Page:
Fortunately, celiac disease is very manageable with a gluten-free diet, and most people are able to completely eradicate their symptoms and revitalize their health within a few weeks to months on a gluten-free diet.

Frequently Asked Questions

  • What can you eat with celiac disease?

    Those with celiac disease must not ingest any foods or drinks containing gluten. Naturally gluten-free foods include fruits, vegetables, meat, fish, and some grains, such as rice, oats, and millet. There are also many packaged gluten-free alternatives for foods like pizza and pasta.

  • How do you lose weight with celiac disease?

    There is no evidence to suggest eliminating gluten from the diet will aid in weight loss. Those on a gluten-free diet may eat more whole foods and in turn, may eat fewer calories. But not all gluten-free foods are healthy or low calorie.

    Diet and exercise both play a role in weight loss. Eating more fruits and vegetables and moving more are good first steps toward losing weight.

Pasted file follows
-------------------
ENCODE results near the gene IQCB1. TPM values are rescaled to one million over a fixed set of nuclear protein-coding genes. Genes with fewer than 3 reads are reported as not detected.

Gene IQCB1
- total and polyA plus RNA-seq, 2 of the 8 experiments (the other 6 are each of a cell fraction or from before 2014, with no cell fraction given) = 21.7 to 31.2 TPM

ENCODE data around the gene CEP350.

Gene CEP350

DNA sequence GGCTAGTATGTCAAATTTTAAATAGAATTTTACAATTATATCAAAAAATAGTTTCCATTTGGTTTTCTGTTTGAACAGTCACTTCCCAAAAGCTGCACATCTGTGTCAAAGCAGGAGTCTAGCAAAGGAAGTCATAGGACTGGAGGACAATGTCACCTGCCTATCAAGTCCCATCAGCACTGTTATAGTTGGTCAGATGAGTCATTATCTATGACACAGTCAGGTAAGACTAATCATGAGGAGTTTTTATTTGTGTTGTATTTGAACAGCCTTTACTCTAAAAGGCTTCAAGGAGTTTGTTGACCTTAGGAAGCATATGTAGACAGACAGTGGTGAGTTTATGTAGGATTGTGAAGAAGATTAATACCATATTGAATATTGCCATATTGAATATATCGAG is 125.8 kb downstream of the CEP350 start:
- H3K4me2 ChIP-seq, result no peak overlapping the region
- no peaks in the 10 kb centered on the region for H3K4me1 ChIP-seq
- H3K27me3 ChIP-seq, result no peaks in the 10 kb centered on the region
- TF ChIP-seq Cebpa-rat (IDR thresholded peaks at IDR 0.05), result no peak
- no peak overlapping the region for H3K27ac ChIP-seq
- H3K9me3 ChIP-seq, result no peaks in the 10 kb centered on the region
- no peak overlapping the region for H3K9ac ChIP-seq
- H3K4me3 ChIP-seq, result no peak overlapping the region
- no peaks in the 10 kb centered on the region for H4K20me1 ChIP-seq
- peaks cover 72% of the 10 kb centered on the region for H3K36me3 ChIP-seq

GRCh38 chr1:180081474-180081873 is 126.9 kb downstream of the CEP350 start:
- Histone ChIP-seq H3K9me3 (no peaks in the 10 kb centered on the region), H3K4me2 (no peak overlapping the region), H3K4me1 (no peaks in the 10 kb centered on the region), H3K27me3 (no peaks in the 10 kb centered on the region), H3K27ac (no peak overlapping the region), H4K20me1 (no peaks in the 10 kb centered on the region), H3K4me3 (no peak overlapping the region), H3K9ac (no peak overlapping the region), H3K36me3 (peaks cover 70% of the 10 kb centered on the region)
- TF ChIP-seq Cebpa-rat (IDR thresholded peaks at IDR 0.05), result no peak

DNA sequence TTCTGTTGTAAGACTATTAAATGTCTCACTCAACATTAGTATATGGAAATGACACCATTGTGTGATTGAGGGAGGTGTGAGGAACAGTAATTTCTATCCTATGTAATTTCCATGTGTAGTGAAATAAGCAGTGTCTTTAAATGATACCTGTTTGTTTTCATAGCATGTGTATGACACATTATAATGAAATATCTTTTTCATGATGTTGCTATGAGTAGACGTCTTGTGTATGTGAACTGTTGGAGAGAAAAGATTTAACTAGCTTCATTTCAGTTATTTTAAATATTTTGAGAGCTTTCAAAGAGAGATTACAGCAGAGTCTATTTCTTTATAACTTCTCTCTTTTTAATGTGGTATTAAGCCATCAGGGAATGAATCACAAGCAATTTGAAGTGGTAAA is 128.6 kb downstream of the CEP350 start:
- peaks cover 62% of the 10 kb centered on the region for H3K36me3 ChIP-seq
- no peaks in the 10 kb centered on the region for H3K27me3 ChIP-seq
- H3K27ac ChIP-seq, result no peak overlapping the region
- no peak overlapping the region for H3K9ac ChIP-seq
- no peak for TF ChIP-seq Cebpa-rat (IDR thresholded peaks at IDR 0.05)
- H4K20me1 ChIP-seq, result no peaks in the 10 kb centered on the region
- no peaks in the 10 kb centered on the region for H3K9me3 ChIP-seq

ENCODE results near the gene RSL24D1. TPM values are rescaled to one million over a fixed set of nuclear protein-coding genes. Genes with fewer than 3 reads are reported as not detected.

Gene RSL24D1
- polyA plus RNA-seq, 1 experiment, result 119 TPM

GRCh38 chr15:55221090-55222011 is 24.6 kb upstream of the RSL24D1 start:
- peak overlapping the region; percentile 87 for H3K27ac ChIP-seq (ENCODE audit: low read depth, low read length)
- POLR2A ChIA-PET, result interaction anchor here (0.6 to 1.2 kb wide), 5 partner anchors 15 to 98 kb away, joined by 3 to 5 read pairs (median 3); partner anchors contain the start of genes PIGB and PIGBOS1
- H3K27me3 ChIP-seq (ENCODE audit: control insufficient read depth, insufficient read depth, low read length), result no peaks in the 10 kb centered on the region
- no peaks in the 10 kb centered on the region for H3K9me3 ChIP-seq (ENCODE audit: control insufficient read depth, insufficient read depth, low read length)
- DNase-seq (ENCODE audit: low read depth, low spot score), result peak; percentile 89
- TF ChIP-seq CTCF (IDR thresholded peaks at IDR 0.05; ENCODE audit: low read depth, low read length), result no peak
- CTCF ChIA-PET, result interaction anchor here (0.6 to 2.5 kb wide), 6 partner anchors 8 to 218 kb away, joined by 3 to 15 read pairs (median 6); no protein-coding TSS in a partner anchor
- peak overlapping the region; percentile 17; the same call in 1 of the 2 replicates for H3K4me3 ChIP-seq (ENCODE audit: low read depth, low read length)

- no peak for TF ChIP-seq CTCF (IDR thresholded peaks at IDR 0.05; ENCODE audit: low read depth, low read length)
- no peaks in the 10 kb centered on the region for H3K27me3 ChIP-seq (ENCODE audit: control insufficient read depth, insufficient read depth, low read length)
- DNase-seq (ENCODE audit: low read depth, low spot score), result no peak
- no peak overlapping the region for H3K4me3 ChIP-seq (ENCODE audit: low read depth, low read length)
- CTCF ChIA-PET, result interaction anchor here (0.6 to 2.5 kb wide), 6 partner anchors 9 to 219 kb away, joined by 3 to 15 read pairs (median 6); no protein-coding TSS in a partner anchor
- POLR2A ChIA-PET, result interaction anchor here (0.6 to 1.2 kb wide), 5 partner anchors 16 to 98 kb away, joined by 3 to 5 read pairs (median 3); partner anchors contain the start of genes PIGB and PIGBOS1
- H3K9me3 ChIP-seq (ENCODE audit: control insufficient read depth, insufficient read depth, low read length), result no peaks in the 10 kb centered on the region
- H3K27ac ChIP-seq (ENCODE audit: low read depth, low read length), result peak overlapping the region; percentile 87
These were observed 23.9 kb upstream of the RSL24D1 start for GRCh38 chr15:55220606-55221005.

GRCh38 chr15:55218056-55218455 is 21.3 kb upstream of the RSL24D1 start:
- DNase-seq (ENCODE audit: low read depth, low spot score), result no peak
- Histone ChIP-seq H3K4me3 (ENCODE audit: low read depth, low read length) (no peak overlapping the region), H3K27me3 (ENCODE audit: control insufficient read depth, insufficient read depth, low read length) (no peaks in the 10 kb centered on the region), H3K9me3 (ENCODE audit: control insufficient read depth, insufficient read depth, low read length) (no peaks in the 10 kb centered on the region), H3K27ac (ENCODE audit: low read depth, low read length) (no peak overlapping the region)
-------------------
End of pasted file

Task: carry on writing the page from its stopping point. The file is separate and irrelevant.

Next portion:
• How serious is celiac disease?

    Celiac disease is a serious autoimmune disease. It can cause damage to the small intestine and if left undiagnosed or untreated, it can result in long-term health complications, such as anemia, infertility, and heart disease, among other conditions.

    Those with celiac disease have twice the risk of developing coronary artery disease and four times the risk of developing small bowel cancers as the general population.

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Verywell Health uses only high-quality sources, including peer-reviewed studies, to support the facts within our articles. Read our editorial process to learn more about how we fact-check and keep our content accurate, reliable, and trustworthy.